Take a drive on our streets or stroll by our storefronts, and you will find many small businesses have put up trees, wreaths and lights to celebrate the holiday season.
This weekend, these businesses will be open for Small Business Saturday. This annual event was launched by American Express in 2010 at the height of the Great Recession. Small Business Saturday falls between Black Friday and Cyber Monday. For many small businesses, Saturday may be their largest single day of sales for the entire year.
Many of our businesses have been impacted by the pandemic and people choosing to shop online. I include myself in that group — I totally understand the ease of shopping on Amazon and other online merchants, and they’ve been running early Black Friday specials for weeks now.
Last year, due to my perfected procrastination techniques, I ordered a few last minute gifts from the online giant only to be disappointed when a couple of them didn’t show up on time. Ultimately, I ended up buying the same product, for the same price, from a local retailer and at the last minute so not to be embarrassed for Christmas morning delivery. I then spent a couple hours waiting in line to send back these items once they were delivered.
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This year, I have made a pledge to shop local. I admit it does require a bit more planning, but supporting our businesses in our communities will keep them vibrant and full of life.
American Express estimates an average two-thirds of every dollar spent at small businesses in our country stays in the local community. When purchases go elsewhere, our community loses jobs, resources and money that would have been circulated throughout our local economy.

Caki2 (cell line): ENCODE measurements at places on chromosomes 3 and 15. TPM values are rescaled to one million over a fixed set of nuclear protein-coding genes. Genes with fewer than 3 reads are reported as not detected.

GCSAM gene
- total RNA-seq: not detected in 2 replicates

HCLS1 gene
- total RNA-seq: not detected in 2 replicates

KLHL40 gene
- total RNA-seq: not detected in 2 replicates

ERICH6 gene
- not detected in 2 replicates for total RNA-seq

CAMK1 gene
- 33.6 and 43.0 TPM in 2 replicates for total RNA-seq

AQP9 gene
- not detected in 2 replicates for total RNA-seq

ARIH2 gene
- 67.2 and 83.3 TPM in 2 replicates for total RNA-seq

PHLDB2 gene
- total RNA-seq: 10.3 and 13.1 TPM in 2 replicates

We have all heard about the supply chain issues that businesses are dealing with, and now is the time to visit them and thank them for staying in our communities. You do that by spending local dollars that will stay local.
Local stores employ our neighbors, they sponsor youth sports, they support our local charities, they give our children their first jobs and they purchase supplies and services from other local businesses — and none of this would happen when people buy from Amazon.
These businesses need our help. This Saturday, we have an opportunity to support these local businesses. Shop local.
Get to know Illinois: 15 state symbols
Snack food — Popcorn
Amphibian — Eastern tiger salamander
Reptile — Painted turtle
Flower — Violet
Tree — White Oak
Bird — Cardinal
Insect — Monarch butterfly
Fish — Bluegill
Mineral — Fluorite
Animal — White-tailed deer
Fossil — The Tully Monster
Dance — Square dance
Prairie grass — Big Bluestem
Fruit — Gold Rush Apple
Soil — Drummer silty clay loam
Dan Adams is president and director of Central Illinois Media Group.
Bond County Farm Bureau member David Daniken anticipates a busy holiday season as Daniken Tree Farm opens before Thanksgiving, but topping last year’s record will be tough. In 2020, Daniken and his wife, Joey, sold the most trees in the family farm’s 53-year history.